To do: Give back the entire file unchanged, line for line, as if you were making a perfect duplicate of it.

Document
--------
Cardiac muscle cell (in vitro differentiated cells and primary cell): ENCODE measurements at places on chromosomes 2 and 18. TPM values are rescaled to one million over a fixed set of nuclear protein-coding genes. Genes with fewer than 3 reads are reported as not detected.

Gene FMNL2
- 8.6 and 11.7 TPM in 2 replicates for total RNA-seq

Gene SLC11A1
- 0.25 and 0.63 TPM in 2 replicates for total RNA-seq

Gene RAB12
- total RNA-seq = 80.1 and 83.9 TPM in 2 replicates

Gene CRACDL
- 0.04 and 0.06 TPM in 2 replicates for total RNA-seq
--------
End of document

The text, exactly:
Cardiac muscle cell (in vitro differentiated cells and primary cell): ENCODE measurements at places on chromosomes 2 and 18. TPM values are rescaled to one million over a fixed set of nuclear protein-coding genes. Genes with fewer than 3 reads are reported as not detected.

Gene FMNL2
- 8.6 and 11.7 TPM in 2 replicates for total RNA-seq

Gene SLC11A1
- 0.25 and 0.63 TPM in 2 replicates for total RNA-seq

Gene RAB12
- total RNA-seq = 80.1 and 83.9 TPM in 2 replicates

Gene CRACDL
- 0.04 and 0.06 TPM in 2 replicates for total RNA-seq